Heroes of Documentaries


Documentaries in Malaysia hardly ever break into the big time. Image Farm’s efforts in producing world-class documentaries are changing all that.

Recently, Penang Institute hosted a rare cinematic moment – the airing of a locally-produced documentary in a Gurney Plaza cineplex.

Heroes of Chingay was filmed in 2009 and documents the lives and rivalry between two chingay groups in Penang: the Penang Chingay Association, led by Chew Chian Hee (who sadly passed away in 2010), and the Northern Chingay Association, led by Lee Kok Keong.

It was produced by Image Farm, a Penang-based production company that makes documentaries and corporate videos.

“This was the first time we were putting our production on the big screen,” said Tang Siang Ching, Image Farm’s producer and director. “I didn’t know how the audience would take it. I kept on looking around to see what their reactions were! I’m quite glad they seemed to like it.” Siang Ching is part of a trio that forms the core of Image Farm; there’s also Tang Keng Hong, founder and director of photography (and Siang Ching’s brother), and Loo Shun Ming, producer and director of post-production.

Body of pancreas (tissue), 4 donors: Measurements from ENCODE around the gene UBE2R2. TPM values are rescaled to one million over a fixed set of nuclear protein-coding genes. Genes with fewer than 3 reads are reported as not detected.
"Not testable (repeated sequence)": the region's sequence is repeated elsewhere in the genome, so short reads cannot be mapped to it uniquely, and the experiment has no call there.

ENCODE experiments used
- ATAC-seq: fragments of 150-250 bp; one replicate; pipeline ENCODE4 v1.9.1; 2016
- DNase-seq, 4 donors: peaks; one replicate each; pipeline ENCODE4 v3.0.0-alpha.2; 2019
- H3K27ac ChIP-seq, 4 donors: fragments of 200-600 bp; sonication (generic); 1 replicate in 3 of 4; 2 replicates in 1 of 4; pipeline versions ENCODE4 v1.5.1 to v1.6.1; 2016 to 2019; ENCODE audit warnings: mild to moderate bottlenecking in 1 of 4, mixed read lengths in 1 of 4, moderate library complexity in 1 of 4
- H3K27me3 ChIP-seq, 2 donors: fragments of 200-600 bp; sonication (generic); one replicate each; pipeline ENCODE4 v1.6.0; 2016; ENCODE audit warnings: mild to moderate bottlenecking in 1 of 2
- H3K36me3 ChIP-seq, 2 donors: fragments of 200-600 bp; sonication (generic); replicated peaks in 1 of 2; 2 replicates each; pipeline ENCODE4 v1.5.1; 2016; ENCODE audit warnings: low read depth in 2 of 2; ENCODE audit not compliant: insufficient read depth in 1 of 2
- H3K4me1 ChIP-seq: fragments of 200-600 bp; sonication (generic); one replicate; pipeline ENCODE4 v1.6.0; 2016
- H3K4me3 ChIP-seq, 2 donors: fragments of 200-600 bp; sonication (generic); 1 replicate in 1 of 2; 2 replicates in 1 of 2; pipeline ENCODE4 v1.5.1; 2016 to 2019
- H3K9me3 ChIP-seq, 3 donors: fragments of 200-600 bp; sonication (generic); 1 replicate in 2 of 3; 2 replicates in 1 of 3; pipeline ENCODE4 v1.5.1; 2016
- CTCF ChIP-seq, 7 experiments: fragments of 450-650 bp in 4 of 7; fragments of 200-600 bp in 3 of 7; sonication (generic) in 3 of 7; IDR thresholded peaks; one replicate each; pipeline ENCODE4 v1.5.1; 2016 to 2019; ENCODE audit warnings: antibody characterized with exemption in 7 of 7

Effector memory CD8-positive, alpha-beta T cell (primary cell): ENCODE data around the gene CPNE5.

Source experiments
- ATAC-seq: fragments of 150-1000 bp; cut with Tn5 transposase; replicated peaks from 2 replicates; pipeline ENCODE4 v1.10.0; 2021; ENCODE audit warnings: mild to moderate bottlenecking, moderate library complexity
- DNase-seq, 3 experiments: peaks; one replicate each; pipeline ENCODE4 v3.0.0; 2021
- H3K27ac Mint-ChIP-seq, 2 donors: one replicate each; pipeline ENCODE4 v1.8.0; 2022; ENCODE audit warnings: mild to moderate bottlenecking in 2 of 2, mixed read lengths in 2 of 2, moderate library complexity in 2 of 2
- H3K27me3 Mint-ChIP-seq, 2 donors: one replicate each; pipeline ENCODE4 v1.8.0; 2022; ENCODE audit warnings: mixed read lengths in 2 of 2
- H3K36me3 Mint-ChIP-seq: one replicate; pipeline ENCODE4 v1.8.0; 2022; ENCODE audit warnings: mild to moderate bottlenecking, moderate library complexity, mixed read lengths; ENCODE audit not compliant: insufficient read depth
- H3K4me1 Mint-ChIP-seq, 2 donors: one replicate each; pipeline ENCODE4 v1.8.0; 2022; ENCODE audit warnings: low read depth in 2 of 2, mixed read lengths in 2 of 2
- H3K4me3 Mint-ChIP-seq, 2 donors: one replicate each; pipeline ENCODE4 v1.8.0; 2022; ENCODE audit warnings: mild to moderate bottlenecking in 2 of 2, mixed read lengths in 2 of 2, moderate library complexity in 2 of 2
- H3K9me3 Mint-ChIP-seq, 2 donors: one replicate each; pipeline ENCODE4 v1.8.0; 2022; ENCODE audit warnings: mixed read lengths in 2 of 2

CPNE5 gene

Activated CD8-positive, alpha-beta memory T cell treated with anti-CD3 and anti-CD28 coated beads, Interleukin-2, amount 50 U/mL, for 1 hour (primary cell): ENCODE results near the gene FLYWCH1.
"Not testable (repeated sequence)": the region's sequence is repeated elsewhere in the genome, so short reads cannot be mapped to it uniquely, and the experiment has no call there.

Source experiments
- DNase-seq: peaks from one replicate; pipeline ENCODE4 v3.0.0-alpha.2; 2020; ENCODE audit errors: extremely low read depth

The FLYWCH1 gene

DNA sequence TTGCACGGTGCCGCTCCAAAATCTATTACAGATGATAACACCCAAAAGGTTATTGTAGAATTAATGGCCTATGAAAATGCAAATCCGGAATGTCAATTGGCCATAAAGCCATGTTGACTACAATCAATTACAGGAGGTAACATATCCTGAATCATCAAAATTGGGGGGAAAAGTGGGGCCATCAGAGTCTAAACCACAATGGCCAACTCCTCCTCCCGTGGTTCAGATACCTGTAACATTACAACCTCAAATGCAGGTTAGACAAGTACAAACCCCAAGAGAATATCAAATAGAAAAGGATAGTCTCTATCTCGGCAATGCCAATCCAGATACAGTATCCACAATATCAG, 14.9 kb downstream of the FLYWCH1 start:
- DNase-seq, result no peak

“The three of us work very closely together,” said Loo. “In fact, we’re like our own chingay troupe – one kicks the pole, one catches it and the other plays the music!”

Behind the scenes with Image Farm.

Throughout the three-month shoot, the trio were so immersed in observing and filming the two rival chingay groups that they were accepted as a part of them. “It was very difficult to penetrate into the troupes,” Siang Ching recalled. “I don’t speak Hokkien, and at first, they didn’t even want to talk to me!” It took about one or two weeks before the troupes finally warmed up to the documentary crew. “After that, they got so used to me being there that they just ignored my presence.”